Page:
Sometimes I think I far exceed my mother in housekeeping skills, at other times I think I am just the next-generation pack rat. Although I occasionally get inspired to finally throw away something that has been kicking around the house unused and unwanted for years, it is never anything from my mother's house. Those little knick knacks, however tacky or incongruent with my color schemes, mean much more to me than tasteful objets d'art or color-coordinated art posters designed to "tie it all in". My decor is definitely not like that, it's the most un-tied interior non-design you will ever see.
One item I cherished, although it had no place to call its own, was one of two decorative hand-painted plates, graced by red and purple grapes on one and a pineapple and some other unidentifiable but equally textured fruit on the other. My mother had bought these stunning works of art and hung them on her kitchen wall. And they hung there unmolested for a very long time. That is, no one cleaned or dusted them, they just became a way of measuring the passing of time by the inches of sediment.
One night, as my mother talked long distance on the phone to her sister, she got one of those occasional inspired urges to dust the plates. For reasons no one ever understood, at half-past midnight my mother suddenly couldn't stand the dust that accumulated on those decorative plates any longer. So with the phone in one hand and a dustrag in the other, she set about clearing the dust and cobwebs from the pineapple.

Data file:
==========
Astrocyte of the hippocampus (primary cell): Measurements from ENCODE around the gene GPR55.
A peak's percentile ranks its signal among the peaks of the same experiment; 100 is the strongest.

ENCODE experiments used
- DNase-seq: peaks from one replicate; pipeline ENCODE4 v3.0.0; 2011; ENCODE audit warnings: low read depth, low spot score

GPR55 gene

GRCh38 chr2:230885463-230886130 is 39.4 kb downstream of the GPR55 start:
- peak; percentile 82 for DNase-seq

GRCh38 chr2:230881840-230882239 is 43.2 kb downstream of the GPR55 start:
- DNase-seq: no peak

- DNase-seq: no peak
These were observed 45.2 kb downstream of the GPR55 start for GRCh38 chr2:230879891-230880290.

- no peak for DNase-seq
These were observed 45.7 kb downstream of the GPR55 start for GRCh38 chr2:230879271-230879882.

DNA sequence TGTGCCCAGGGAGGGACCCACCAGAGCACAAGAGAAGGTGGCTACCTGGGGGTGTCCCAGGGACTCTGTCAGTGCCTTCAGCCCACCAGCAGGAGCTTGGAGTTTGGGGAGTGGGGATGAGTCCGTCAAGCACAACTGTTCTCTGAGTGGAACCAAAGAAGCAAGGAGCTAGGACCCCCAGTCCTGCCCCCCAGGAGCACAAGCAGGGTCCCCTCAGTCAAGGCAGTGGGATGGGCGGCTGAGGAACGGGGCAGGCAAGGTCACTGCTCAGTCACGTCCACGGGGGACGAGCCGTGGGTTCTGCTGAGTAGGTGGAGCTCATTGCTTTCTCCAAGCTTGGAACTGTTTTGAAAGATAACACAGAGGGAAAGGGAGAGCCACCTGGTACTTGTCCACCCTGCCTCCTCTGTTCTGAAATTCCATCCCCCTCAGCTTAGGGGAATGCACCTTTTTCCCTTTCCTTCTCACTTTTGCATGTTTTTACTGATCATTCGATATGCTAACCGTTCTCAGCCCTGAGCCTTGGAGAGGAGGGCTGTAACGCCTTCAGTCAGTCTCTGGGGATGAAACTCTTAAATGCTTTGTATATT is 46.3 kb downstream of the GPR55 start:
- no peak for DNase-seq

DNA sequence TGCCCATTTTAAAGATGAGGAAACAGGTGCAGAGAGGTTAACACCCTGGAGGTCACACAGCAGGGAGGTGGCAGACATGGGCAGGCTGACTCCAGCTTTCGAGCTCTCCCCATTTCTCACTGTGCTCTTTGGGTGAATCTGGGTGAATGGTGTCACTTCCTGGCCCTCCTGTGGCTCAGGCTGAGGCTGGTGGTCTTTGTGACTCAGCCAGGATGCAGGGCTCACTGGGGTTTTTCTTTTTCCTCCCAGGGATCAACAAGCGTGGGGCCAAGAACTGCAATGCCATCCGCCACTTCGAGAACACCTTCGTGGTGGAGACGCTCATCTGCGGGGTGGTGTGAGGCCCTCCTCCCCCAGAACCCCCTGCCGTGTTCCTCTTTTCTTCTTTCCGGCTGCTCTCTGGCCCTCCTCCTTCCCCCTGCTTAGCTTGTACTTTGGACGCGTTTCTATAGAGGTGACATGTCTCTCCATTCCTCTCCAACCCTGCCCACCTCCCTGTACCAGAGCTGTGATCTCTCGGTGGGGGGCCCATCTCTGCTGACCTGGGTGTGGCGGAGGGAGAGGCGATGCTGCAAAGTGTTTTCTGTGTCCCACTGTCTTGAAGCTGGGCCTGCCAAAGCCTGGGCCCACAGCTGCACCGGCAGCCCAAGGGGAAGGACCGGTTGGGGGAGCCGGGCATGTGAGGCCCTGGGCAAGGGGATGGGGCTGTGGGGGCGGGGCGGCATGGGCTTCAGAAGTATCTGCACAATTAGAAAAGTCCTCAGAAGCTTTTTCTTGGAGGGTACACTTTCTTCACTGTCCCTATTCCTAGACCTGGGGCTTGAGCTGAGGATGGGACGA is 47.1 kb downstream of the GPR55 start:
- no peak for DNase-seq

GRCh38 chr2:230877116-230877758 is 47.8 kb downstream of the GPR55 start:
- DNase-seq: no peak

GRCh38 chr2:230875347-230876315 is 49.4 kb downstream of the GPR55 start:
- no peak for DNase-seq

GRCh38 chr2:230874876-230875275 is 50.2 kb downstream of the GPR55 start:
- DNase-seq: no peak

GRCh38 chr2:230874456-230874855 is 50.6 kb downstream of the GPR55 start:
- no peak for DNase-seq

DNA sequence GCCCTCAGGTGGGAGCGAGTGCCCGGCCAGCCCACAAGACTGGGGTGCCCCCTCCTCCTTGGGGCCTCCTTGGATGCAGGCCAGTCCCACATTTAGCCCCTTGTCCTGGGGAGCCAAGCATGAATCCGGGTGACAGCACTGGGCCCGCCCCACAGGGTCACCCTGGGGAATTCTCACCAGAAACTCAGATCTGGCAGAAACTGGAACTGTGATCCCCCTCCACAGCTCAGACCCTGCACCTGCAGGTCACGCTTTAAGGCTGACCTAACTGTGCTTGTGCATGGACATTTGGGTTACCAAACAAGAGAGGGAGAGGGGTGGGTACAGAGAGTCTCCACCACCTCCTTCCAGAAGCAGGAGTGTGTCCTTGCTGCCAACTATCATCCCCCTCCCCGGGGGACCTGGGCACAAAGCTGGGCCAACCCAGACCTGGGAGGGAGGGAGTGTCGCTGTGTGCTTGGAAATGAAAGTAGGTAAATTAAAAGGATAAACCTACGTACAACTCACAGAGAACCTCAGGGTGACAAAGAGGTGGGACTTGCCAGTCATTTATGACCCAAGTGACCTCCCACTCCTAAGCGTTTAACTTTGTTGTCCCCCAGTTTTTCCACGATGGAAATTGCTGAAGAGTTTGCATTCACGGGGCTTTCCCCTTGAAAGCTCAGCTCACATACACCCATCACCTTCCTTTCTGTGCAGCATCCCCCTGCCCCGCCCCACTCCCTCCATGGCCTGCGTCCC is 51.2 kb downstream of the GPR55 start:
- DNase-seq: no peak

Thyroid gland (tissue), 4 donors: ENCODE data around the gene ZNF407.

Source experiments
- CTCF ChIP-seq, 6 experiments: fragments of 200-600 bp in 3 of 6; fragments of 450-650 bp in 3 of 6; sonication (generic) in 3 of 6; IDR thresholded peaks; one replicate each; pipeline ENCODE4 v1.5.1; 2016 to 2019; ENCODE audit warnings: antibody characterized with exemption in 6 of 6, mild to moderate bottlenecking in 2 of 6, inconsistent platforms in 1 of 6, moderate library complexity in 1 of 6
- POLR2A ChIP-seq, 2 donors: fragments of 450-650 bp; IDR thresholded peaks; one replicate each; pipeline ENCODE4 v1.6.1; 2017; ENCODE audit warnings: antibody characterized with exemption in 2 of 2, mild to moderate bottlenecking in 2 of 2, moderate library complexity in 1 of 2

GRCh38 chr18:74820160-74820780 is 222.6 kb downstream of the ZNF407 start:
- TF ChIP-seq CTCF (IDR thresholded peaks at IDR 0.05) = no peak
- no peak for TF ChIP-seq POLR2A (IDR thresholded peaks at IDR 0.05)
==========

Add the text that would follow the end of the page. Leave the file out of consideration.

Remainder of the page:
My mother had recently installed a ceramic tile floor, or rather my brother had done it for her (she complained bitterly about the hard nature of the tile for years). Anything that left your hand, was pretty much destroyed once it hit that floor.
My mother dropped that pineapple plate and it split into three pieces upon contact with the tile, bounced up and a knife-shaped shard sliced up her calf on it's way back towards the wall . I don't think she even felt it and there was no blood at all, the wound was so neatly cut. But as I came to examine it, I cautioned her against twisting around to see the back of her leg, for several layers were sliced through and it looked more like something you would see at the butcher's shop than a calf. Instead I encouraged her to go to the Emergency Room with as much calm urgency as I could manage.
Several stitches and a few weeks time healed the leg wound. The empty wire plate holder still hung on the wall next to its twin, which still held grapes securely in place. Many more years would pass before the application of new wallpaper necessitated the removal of the two fixtures.
I still have the grape plate, although it suffered a similar fate as the pineapple by falling to the floor. It only got chipped but enough so that it isn't suitable for display. Some would say, thank goodness, as it wasn't very attractive. But I keep the plate because it will always remind me of my mother, her aspirations to cleanliness and her complete acceptance of her failure to achieve it.
Or maybe, I just want an excuse not to dust.